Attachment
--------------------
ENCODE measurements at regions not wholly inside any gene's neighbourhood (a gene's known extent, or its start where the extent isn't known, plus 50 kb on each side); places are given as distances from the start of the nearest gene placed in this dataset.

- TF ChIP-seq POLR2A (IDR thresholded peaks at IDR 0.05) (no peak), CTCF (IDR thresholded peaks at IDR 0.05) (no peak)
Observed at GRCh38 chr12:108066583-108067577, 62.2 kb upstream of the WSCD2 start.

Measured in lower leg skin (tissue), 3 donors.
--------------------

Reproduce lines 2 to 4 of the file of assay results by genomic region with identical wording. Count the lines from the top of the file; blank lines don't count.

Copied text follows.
- TF ChIP-seq POLR2A (IDR thresholded peaks at IDR 0.05) (no peak), CTCF (IDR thresholded peaks at IDR 0.05) (no peak)
Observed at GRCh38 chr12:108066583-108067577, 62.2 kb upstream of the WSCD2 start.

Measured in lower leg skin (tissue), 3 donors.